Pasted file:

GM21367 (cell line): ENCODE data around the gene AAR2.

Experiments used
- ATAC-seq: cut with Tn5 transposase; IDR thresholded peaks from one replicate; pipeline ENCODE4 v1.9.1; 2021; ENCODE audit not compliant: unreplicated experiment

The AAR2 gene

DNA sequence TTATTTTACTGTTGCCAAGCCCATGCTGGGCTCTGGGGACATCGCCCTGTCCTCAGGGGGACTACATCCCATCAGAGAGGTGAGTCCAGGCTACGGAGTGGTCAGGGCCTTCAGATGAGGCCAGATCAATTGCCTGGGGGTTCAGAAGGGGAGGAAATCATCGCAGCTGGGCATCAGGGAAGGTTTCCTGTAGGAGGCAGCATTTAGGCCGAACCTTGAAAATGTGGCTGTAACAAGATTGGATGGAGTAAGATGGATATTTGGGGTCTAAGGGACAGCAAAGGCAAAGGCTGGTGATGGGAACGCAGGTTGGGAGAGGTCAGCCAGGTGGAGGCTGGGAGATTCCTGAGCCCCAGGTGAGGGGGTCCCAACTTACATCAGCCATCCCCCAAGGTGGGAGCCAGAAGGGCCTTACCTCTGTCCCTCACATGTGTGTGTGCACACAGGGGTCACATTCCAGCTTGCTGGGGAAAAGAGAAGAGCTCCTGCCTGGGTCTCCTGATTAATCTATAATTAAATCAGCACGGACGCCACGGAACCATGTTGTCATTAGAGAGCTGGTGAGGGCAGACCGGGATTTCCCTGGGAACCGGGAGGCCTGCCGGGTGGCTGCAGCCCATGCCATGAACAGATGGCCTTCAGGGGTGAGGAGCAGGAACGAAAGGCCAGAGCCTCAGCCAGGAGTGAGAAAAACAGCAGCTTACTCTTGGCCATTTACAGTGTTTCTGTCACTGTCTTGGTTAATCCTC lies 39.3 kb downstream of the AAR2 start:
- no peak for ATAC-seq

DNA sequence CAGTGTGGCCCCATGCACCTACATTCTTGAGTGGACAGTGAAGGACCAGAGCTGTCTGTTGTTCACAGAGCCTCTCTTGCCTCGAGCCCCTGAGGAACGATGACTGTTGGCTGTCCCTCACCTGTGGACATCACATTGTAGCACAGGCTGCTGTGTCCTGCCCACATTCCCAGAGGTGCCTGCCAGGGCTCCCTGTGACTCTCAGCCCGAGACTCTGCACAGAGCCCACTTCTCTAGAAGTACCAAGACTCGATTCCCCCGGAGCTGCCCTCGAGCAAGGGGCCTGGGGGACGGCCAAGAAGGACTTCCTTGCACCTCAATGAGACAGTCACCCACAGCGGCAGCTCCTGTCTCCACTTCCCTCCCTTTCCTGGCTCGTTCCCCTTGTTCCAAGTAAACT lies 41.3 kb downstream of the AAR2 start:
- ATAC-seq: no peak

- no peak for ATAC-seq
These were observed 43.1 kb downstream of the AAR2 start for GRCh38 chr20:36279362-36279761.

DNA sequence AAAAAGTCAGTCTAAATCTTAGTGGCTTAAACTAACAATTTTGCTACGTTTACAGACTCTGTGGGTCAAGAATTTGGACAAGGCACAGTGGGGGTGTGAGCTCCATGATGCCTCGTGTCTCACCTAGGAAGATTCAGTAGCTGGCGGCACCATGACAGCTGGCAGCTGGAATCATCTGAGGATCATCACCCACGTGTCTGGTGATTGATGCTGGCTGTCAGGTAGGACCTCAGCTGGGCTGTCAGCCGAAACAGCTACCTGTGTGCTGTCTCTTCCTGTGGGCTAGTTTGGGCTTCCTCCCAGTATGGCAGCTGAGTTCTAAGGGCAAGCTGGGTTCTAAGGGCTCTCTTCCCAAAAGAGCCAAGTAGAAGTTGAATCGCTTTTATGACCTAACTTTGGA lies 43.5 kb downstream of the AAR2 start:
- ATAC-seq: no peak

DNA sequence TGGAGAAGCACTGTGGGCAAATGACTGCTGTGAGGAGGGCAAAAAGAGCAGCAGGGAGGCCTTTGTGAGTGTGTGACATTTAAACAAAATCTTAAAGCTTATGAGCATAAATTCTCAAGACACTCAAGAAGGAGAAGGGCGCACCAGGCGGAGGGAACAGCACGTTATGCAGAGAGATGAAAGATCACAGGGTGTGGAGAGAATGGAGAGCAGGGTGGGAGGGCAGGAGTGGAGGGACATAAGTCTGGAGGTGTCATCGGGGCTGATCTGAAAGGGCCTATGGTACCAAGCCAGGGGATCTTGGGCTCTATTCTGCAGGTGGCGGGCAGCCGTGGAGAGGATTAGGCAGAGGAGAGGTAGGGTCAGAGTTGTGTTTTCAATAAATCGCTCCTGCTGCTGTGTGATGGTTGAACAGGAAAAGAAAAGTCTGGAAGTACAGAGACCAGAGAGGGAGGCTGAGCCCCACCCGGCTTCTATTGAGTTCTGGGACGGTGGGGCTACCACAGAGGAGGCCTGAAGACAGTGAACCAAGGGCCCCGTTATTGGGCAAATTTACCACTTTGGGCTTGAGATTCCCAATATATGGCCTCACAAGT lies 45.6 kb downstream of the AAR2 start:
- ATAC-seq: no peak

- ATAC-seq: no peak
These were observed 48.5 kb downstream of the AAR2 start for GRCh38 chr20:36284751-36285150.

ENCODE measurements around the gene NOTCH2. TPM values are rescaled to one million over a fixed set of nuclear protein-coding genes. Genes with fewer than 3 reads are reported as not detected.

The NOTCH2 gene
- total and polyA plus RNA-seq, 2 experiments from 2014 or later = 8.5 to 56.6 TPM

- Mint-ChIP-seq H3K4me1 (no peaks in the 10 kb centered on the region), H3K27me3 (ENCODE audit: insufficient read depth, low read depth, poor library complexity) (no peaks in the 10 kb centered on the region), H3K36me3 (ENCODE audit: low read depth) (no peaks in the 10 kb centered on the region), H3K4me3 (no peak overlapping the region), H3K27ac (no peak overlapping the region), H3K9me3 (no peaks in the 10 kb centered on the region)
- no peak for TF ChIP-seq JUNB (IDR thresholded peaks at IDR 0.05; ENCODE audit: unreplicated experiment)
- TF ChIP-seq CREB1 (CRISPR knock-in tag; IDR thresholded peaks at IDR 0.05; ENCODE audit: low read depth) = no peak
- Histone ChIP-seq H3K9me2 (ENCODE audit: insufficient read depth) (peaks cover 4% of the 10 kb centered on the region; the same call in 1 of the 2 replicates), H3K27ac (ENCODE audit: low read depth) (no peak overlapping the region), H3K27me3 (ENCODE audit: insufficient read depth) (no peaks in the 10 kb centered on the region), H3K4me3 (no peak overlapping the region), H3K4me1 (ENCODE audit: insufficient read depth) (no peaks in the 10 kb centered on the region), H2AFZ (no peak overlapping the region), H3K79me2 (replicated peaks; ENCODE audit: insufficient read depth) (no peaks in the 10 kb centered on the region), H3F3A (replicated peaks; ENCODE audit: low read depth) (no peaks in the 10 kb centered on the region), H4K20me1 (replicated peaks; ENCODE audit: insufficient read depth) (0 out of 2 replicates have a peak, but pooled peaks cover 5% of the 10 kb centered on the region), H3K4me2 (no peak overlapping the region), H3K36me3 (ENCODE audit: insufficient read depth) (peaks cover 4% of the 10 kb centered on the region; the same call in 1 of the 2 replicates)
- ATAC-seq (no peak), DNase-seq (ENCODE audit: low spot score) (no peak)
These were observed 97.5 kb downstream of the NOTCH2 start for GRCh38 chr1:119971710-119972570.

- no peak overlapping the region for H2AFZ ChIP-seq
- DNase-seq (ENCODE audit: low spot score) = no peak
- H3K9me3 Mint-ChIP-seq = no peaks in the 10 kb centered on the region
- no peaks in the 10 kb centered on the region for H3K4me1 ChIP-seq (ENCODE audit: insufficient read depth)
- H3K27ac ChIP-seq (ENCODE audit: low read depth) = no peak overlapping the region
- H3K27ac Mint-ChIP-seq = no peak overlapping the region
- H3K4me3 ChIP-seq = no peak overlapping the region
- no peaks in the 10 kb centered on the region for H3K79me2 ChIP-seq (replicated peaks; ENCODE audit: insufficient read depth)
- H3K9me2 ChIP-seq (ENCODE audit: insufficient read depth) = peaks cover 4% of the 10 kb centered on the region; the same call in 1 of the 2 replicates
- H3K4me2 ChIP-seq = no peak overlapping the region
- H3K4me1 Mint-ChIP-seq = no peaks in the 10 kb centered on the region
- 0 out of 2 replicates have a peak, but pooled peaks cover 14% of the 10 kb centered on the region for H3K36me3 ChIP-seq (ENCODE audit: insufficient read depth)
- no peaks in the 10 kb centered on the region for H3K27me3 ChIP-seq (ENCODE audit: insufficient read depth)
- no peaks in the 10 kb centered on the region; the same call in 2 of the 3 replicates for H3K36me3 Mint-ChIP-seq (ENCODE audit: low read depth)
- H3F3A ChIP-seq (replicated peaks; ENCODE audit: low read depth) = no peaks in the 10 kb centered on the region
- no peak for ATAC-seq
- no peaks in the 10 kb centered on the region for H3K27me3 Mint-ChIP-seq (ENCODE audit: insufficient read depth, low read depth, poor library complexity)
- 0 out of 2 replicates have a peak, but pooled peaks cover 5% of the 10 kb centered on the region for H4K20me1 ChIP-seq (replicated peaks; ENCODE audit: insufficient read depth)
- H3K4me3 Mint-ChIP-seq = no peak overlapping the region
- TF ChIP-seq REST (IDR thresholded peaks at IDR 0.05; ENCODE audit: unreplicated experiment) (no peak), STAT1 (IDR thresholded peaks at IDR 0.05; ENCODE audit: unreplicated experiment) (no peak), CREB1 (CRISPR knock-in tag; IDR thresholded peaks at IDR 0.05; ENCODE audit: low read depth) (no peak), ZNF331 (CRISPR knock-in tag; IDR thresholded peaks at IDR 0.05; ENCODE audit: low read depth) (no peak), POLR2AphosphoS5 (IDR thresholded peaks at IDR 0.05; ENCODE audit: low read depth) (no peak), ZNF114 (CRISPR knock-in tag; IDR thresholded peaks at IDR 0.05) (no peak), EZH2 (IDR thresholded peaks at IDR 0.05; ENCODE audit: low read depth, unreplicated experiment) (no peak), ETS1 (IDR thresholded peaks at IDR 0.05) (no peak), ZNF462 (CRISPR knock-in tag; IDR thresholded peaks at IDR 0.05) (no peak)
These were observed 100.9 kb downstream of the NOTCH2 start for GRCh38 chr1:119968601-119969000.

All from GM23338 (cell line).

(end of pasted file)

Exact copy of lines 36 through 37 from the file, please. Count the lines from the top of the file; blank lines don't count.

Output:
- H3K4me1 Mint-ChIP-seq = no peaks in the 10 kb centered on the region
- 0 out of 2 replicates have a peak, but pooled peaks cover 14% of the 10 kb centered on the region for H3K36me3 ChIP-seq (ENCODE audit: insufficient read depth)